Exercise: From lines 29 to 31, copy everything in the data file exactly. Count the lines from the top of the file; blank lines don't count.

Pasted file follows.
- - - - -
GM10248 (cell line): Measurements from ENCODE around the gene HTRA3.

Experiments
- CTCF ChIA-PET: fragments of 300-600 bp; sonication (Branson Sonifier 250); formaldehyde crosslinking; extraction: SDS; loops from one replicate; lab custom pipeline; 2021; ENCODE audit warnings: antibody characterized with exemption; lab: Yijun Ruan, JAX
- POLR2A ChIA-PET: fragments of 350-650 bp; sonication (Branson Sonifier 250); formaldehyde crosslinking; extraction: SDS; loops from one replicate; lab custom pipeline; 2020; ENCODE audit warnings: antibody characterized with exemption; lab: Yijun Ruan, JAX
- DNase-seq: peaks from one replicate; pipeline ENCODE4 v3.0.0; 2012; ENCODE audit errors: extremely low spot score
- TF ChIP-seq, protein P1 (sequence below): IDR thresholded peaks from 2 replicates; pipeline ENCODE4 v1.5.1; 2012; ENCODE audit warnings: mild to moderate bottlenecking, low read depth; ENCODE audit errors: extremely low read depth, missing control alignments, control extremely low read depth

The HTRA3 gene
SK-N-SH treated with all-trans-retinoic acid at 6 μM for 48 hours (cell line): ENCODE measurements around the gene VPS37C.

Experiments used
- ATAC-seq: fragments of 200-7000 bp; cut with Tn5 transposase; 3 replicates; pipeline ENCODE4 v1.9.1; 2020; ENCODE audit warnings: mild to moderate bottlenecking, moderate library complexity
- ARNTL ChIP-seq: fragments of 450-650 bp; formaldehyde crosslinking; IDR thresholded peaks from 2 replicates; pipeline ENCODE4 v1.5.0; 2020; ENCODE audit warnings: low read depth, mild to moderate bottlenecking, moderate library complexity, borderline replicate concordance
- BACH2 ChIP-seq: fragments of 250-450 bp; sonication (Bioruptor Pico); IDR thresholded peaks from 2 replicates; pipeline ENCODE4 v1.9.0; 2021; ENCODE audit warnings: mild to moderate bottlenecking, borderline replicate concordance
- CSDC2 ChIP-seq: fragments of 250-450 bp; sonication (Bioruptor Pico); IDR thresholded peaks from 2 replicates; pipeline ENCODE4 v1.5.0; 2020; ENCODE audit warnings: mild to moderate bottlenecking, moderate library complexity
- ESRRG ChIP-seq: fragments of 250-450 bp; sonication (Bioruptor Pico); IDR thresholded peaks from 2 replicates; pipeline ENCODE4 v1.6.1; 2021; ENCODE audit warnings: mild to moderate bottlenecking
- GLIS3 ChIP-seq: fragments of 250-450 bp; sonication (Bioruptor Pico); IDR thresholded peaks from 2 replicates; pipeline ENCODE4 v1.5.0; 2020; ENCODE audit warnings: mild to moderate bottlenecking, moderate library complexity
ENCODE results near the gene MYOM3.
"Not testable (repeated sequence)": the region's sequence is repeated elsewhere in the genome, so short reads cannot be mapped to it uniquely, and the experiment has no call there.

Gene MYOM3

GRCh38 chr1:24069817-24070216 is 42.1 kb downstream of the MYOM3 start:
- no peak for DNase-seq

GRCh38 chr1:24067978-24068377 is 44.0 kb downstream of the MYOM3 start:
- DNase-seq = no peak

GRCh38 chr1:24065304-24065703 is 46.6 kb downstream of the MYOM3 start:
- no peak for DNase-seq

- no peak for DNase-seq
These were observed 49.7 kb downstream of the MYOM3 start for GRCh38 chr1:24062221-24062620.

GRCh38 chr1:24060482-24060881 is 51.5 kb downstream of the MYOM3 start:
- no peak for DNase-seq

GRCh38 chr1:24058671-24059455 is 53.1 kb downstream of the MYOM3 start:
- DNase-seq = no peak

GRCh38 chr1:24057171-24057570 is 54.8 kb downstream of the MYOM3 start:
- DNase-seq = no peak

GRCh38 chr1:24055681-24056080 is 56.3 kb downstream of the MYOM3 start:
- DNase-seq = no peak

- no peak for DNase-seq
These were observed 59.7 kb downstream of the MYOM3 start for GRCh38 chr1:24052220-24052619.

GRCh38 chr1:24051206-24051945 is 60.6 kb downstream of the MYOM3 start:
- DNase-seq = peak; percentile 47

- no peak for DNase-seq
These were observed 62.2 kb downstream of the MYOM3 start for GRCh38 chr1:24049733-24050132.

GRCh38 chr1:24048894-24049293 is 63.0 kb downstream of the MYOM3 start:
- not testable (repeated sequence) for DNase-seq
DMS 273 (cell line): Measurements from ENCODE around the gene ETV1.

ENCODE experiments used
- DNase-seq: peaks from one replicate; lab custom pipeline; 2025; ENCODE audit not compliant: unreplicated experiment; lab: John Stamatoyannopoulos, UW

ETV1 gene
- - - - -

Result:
GRCh38 chr1:24058671-24059455 is 53.1 kb downstream of the MYOM3 start:
- DNase-seq = no peak

GRCh38 chr1:24057171-24057570 is 54.8 kb downstream of the MYOM3 start: